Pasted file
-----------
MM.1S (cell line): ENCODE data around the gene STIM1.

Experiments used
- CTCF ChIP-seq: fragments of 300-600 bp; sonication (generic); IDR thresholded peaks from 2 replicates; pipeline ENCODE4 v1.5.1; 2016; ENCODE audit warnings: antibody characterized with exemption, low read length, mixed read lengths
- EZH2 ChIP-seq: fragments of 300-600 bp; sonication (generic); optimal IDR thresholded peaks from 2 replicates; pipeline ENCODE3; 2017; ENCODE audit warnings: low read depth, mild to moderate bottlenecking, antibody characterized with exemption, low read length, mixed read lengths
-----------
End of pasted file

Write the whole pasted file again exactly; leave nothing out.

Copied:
MM.1S (cell line): ENCODE data around the gene STIM1.

Experiments used
- CTCF ChIP-seq: fragments of 300-600 bp; sonication (generic); IDR thresholded peaks from 2 replicates; pipeline ENCODE4 v1.5.1; 2016; ENCODE audit warnings: antibody characterized with exemption, low read length, mixed read lengths
- EZH2 ChIP-seq: fragments of 300-600 bp; sonication (generic); optimal IDR thresholded peaks from 2 replicates; pipeline ENCODE3; 2017; ENCODE audit warnings: low read depth, mild to moderate bottlenecking, antibody characterized with exemption, low read length, mixed read lengths